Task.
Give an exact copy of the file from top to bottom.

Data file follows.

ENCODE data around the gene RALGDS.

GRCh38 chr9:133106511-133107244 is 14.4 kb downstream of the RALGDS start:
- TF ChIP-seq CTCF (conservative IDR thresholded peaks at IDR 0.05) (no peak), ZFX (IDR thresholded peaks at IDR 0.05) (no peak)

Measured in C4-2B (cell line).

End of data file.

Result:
ENCODE data around the gene RALGDS.

GRCh38 chr9:133106511-133107244 is 14.4 kb downstream of the RALGDS start:
- TF ChIP-seq CTCF (conservative IDR thresholded peaks at IDR 0.05) (no peak), ZFX (IDR thresholded peaks at IDR 0.05) (no peak)

Measured in C4-2B (cell line).